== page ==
Twenty years drags like a lead-filled wheelbarrow for youngsters looking to the future and seems to fly by for those of us with jobs, mortgages and life in general.
By Alan Clemons, Southern Managing Editor
So when I stumbled across the 1992 “Deer Hunters Equipment Annual” produced by Deer & Deer Hunting a few weeks ago at our home office in Wisconsin, the discovery didn’t come without a bit of laughter and nostalgia. The magazine comes out in mid-summer and highlights the new firearms, ammunition, apparel and accessories introduced at the annual winter Archery Trade Association and Shooting Hunting and Outdoor Trade shows held in January.
The 192-page edition had a cover price of $2.95, a bargain for the slammed-full pages featuring just about everything any hunter could think about. The cover was a nice scene-setting photo that included a red-black check wool shirt, leather boots, a lever-action rifle, muzzleloader, two modern scoped rifles, a rocking chair, tanned deer hide, recurve bow and a compound that would make today’s string-pullers giggle and shake their heads.
Among the authors with stories in the ’92 annual were Jim Casada, Dave Henderson, Laurie Lee Dovey, Kent Horner, Richard P. Smith, Charles Alsheimer, Bryce Towsley and Peter Schoonmaker. Horner, like me, was a fellow Alabamian who regularly contributed stories for me in my former life as a newspaper outdoors editor. Fine folks, all of them, and regulars among the outdoor magazine mastheads.
Another veteran scribe, Nick Sisley, began his story about new firearms thusly: “I don’t need another rifle for hunting white-tailed deer.” I laughed, because how many of us have uttered those same words? Quite a few, yet we still take a gander at the latest bullet-flinger that hits the market and, often, have an itch to try something new.
One thing that stood out was how, to our advantage, technology has increased in the last 20 years. Not to say that traditional bows or flintlocks don’t work. They do. The old .30-30 lever action your father hunted with still kills deer. But for those who enjoy and appreciate today’s technological improvements, faster bows or bullets, warmer clothing and top-line accessories, the available options to choose from are fun to use.
Here’s a quick rundown of a few things that caught my eye in the ’92 annual. Some are gone, some are still around.
— Trebark, Tru-Leaf, ASAT, Skyline, Realtree and Mossy Oak camo patterns. The latter two have run through multiple designs. ASAT still offers the same pattern loved by many hunters. Realtree and Mossy Oak were still infants, so to speak, with Mossy Oak touting its beloved Bottomland and Realtree with its “new” All-Purpose. The Realtree advertisement featured a guy wearing a cap that must have been six inches tall … he could have hidden squirrels under it for warmth.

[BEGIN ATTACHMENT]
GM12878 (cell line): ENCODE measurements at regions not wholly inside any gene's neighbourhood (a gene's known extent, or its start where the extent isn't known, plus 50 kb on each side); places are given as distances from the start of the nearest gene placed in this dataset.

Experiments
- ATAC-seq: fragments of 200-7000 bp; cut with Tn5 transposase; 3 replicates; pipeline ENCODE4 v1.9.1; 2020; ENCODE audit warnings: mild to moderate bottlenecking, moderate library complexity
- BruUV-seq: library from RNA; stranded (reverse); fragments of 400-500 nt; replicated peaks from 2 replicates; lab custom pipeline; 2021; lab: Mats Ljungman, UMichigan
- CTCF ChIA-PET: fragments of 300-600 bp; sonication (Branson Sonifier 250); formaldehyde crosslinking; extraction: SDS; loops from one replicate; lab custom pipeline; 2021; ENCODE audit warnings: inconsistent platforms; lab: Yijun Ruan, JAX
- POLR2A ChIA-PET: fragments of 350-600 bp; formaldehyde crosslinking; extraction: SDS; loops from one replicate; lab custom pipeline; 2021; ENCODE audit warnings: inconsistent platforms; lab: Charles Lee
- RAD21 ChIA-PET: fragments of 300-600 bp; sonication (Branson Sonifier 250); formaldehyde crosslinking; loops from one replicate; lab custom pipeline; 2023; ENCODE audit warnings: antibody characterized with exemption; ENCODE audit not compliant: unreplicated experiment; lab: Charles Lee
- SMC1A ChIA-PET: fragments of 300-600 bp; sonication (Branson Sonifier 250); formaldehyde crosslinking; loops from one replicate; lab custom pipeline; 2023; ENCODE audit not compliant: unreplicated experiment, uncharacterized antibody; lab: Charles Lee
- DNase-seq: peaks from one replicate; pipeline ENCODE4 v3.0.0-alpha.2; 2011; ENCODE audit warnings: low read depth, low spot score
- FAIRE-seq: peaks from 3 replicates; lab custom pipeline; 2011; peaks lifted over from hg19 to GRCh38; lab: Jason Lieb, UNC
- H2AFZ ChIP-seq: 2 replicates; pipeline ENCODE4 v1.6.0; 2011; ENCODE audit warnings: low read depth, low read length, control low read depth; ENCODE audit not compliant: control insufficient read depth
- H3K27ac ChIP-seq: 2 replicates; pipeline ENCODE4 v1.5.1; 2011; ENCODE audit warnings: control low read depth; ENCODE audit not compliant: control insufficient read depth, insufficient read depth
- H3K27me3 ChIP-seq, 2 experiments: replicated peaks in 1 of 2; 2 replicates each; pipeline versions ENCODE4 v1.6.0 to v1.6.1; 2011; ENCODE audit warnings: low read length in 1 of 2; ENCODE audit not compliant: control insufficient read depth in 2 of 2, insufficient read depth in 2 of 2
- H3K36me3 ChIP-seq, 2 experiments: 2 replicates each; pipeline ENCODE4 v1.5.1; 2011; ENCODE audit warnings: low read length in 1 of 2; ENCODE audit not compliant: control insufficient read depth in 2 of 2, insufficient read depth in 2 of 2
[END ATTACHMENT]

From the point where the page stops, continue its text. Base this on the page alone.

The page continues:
— The “new” Mathews SoloCam compound bow, which changed the industry, and the tiny-wheeled Darton Viper. My, how things have changed.
— Easton XX78 SuperSlam aluminum arrows with the new UNI nock-bushing system. Anyone still using aluminum arrows?
— Ranging Rangefinders, giving hunters the chance to “use a rangefinder before game shows up to correctly measure distances and landmarks.”
— A photo with the story “The Modern Arrow Nock to Broadhead” features a hunter with a nocked arrow that looks like it’s three feet long. Was that a bow or a spear launcher?
— Muzzy was introducing its 3-blade broadhead with the Trocar tip, while Satellite’s new Titan 100, 145 and Express broadheads joined the 125-grain offering. Both were highly regarded by bowhunters.
— Wildlife Research featured its Ultimate Scrape-Dripper, which looks the same today. Hard to argue with success, eh?
— Connecticut Valley Arms featured the .50 caliber Apollo Sporter for $255 and Hawken caplock rifle for $250. Knight Rifles, then located in Centerville, Iowa, and founded by Tony Knight, proclaimed the virtues of its Green Mountain Barrel and dual safety on its new BK-92 inline.
— Thompson/Center gave muzzleloader hunters the 3-piece Break-O-Way sabot, with a felt donut pre-lubed with Bore Butter on the bottom of its bullet encased by a split sabot. The sabot and lubed felt would break away after leaving the muzzle like pieces of a rocket’s spent fuel tanks as it shot into orbit.
— Trail cameras were making inroads at the time, too. The Cam-Trakker 9000XG Series was a stout $375 while the Trail Master Infrared Trail Monitor was more moderately priced at $195. Others included the Trail Timer “Plus” and Deer Finder Game Monitor. Anyone want to trade in their Cuddeback, PlotWatcher or Moultrie camera for one of these oldies?
One final thing I saw that made me cringe was the Easy-Up Climbing Belt, which basically was an upgraded lineman’s belt for climbing trees. No harness. No security ropes or anything. Just the thought of wearing a belt like that and falling, hanging upside down and suspended, and the number of hunters who used them but did get home safely … wow.
At the time it was the safe thing; at least it was something, right? But looking back, I’m definitely glad we have the safety harnesses, Prussic knots, dual safety lines and other great features of today’s safety harness systems for hunters to use. Buy a harness and wear it when you climb.
Do you remember any of these products or did you use them? Tell us below about your experiences with the old bows or trail cameras!